Have you had reason to visit hospital recently? Perhaps for a one-off treatment, for something that requires some short- medium term care or, maybe like me, you may have a chronic condition or illness that requires you to attend for ongoing, indefinite reviews? For me, the reason for my hospital visit was a review of how Parkinson’s Disease is progressing. I was diagnosed in 2017, but I have been living with the symptoms of this disease at least as far back as my twenties and most likely before that.
I met with a new neurologist, yesterday. My usual neurologist had retired and so this was where I got to meet a new chap who would be taking a lead on my illness; though he was unsure whether he would be taking on the role as my permanent new neurologist or whether this was a temporary arrangement. How do you feel when faced with a change in medical staff? I was apprehensive about meeting him, but I am pleased to say that I came away from the appointment reassured.
The outcome of the appointment was much like all of the reviews I have had every six months. There was evidence that my symptoms have worsened and that Parkinson’s is progressing. In fact, I was informed that the disease is progressing at a fast rate; faster than the medical team were happy with. There was some good news in that I was told that my cognitive functions show no evidence of decline and so the likelihood would be that I will be one of the luckier people with Parkinson’s and may have little or no cognitive decline, long term. If any, it may not occur until I reach old age. So, that was good to hear.
Physically, I was told that I do have advanced stage dystonia (cramping and rigidity) and that the bradykinesia (slowness) is not far behind. So this means that I had an explanation for the worsened physical symptoms, of which there were many, and as a result my medication dose was increased.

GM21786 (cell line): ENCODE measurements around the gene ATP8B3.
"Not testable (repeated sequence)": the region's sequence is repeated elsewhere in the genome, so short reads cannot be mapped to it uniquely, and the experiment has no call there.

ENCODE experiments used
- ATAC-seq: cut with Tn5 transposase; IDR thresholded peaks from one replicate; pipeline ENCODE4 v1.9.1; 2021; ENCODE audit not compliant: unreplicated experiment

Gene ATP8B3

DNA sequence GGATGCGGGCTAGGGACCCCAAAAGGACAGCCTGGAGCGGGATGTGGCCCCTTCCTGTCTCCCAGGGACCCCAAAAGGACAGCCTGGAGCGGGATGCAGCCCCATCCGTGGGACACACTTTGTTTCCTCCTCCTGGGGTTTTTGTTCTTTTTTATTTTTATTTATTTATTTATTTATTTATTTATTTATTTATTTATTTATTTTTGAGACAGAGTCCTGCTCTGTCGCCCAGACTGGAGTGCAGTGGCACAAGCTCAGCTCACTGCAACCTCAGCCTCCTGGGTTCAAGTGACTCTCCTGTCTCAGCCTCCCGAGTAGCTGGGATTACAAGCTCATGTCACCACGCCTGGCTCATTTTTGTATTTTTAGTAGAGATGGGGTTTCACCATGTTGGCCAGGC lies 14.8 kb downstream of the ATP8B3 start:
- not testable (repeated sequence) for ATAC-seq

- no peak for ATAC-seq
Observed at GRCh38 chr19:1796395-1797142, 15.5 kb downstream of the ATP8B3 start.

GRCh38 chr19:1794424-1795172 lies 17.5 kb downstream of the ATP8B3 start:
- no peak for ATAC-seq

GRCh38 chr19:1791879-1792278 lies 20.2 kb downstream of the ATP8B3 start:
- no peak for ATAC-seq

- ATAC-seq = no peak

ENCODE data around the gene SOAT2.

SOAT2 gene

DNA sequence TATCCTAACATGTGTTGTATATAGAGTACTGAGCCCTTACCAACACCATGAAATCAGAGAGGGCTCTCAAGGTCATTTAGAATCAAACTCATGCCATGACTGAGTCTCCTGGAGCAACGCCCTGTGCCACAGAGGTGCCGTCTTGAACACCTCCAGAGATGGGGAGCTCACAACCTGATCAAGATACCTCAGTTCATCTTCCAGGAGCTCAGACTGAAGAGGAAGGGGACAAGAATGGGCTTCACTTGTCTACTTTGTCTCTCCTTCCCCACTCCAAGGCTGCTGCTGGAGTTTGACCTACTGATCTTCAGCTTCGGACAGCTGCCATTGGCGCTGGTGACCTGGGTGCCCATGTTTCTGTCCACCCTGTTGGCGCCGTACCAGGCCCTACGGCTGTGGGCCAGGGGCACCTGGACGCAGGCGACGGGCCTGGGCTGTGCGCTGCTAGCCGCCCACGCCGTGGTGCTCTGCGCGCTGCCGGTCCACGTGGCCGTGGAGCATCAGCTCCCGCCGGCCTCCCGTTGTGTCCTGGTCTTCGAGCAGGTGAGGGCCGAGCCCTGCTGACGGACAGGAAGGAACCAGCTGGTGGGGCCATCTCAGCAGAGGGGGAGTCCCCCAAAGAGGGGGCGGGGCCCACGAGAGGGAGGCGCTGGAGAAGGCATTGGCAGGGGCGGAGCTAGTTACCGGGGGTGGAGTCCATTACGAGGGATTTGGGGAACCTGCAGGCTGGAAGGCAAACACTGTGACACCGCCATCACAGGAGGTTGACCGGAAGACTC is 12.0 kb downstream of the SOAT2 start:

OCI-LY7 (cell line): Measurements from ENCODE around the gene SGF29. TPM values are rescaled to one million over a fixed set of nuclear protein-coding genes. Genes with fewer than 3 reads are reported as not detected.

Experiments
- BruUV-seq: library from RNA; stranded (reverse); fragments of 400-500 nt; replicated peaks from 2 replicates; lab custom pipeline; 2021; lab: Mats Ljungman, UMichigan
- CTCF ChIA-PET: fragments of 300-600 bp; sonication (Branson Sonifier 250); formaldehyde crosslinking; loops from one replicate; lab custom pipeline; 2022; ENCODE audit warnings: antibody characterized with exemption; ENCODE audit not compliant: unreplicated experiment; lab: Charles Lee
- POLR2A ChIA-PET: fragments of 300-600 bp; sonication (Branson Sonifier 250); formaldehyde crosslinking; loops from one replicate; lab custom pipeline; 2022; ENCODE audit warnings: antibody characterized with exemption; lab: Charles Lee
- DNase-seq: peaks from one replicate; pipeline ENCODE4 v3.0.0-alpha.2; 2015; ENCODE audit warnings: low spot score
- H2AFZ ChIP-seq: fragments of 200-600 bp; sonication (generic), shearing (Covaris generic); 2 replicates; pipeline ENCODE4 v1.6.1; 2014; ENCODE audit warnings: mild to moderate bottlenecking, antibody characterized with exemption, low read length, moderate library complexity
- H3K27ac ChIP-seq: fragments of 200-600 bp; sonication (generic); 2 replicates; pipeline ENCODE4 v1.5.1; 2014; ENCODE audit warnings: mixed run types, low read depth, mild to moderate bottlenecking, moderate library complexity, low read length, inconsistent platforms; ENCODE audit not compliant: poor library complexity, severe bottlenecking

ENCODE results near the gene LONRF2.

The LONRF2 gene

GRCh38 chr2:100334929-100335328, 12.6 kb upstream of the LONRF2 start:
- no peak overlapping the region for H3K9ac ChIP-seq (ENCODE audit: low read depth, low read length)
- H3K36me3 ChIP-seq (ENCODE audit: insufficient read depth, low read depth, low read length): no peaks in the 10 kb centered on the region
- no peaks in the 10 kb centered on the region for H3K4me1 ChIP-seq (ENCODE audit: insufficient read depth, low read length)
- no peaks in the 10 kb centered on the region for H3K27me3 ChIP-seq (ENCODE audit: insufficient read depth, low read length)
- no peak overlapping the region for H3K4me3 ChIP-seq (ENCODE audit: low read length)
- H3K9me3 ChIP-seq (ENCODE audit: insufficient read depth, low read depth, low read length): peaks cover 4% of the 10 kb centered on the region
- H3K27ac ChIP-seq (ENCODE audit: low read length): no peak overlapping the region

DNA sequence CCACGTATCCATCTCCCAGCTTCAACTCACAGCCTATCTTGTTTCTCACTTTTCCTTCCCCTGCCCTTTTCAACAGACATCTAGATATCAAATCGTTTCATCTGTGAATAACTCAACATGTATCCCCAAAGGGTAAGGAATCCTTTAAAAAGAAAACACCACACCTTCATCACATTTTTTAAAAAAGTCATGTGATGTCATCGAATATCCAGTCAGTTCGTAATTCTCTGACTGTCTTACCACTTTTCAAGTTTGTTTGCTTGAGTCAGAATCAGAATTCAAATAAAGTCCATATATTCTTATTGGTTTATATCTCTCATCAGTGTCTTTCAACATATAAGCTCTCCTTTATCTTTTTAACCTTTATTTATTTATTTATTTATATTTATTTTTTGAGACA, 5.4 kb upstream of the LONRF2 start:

Effectively, there is no cure for Parkinson’s and so, alongside the medication, all that I can do is to try to live as healthily as I can. This will help improve my life expectancy and quality of life, as it would for all people no matter the health status. There can be an improvement in my symptoms, through maintaining regular exercise and so I would be mad not to make a change to living more healthily, now.
I was weighed and frankly that was a little bit of a rude awakening! I also had my blood pressure checked and it had become quite high. This is a tricky aspect of health for a person with Parkinson’s, for we can be so very affected by blood pressure change caused by our medication as well as by the symptoms themselves.
I made a decision. I need to not only exercise more and cut out a few luxuries from my diet, but I also need to exercise and do so consistently as part of a whole way of life. I am not unfit. I am quite active and I do a lot of exercise but not every day. This is where I need to improve. I need to make a part of each day, a time for exercise.
Last night, I began by getting on my exercise bike and cycling for thirty minutes. This was the minimum amount of cardiovascular exercise that my neurologist said would be of great benefit to me and is also a good guideline (though please check this for yourself) for most people seeking to make a decent impact on their physical well-being.
Do you follow an exercise plan or regime? Have you some exercise equipment that you use, or could resume use of, regularly? Do you have an exercise bike, like me? Do feel free to share some details of your own exercise activities, in the comments below.
I have set myself a target weight loss of three stones in weight. For those unfamiliar with stones….that is fourteen pounds per stone. As for kilos…I never really learnt to use kilos, even though I was taught to use them at school. My family always spoke in terms of stones and pounds and so that is what I stick with. To approach this goal meaningfully, I am not going to make the weight loss my focus. I intend for the weight loss to become a by-product of changes that I make to my diet and lifestyle.
Perhaps you would like to try to become healthier, alongside me? Each time I post an update on my progress, feel free to post a comment, below, detailing how you are progressing, too?
Additionally, this change will be about seeking to help my blood pressure stabilise and not reach such high levels. I am less likely to impact on whether or not my blood pressure falls low; this is a common experience for people with Parkinson’s, but I should certainly be able to make an impact on reducing the high level that my blood pressure can sometimes reach.
Watch this space. I will be back to share with you my highs and lows of putting change into place. There is no end point to this work; for the intention is that the exercise will become a permanent way of life.
(C) Dean G. Parsons. 2019.